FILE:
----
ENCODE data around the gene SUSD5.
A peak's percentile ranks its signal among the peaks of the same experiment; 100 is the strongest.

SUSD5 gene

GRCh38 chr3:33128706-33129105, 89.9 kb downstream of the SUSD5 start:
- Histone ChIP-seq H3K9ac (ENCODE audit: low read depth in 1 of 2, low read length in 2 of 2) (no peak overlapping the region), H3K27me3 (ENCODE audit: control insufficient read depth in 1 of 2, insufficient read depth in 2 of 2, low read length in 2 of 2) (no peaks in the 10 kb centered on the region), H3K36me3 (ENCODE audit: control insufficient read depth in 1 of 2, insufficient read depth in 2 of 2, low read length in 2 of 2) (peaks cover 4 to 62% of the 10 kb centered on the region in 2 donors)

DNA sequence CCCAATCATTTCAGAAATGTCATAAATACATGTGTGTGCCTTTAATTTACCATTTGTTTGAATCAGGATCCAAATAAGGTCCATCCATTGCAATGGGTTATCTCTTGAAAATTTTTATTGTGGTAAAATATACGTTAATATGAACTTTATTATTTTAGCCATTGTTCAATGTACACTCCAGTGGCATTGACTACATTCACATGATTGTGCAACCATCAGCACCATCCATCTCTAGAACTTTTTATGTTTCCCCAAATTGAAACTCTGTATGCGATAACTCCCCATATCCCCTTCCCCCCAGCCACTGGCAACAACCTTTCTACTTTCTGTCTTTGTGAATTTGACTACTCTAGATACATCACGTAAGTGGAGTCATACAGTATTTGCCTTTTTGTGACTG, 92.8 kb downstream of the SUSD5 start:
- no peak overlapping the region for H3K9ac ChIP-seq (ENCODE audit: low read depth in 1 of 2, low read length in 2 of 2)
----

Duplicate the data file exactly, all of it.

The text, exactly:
ENCODE data around the gene SUSD5.
A peak's percentile ranks its signal among the peaks of the same experiment; 100 is the strongest.

SUSD5 gene

GRCh38 chr3:33128706-33129105, 89.9 kb downstream of the SUSD5 start:
- Histone ChIP-seq H3K9ac (ENCODE audit: low read depth in 1 of 2, low read length in 2 of 2) (no peak overlapping the region), H3K27me3 (ENCODE audit: control insufficient read depth in 1 of 2, insufficient read depth in 2 of 2, low read length in 2 of 2) (no peaks in the 10 kb centered on the region), H3K36me3 (ENCODE audit: control insufficient read depth in 1 of 2, insufficient read depth in 2 of 2, low read length in 2 of 2) (peaks cover 4 to 62% of the 10 kb centered on the region in 2 donors)

DNA sequence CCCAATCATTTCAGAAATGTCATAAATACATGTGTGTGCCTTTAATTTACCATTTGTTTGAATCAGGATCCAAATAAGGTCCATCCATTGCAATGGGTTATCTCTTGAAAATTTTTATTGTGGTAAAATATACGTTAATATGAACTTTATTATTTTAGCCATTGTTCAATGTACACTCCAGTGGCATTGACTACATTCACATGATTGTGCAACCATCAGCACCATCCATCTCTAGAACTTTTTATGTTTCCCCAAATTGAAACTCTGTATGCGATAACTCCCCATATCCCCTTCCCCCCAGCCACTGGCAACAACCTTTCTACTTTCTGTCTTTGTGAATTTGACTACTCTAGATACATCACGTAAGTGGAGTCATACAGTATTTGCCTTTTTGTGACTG, 92.8 kb downstream of the SUSD5 start:
- no peak overlapping the region for H3K9ac ChIP-seq (ENCODE audit: low read depth in 1 of 2, low read length in 2 of 2)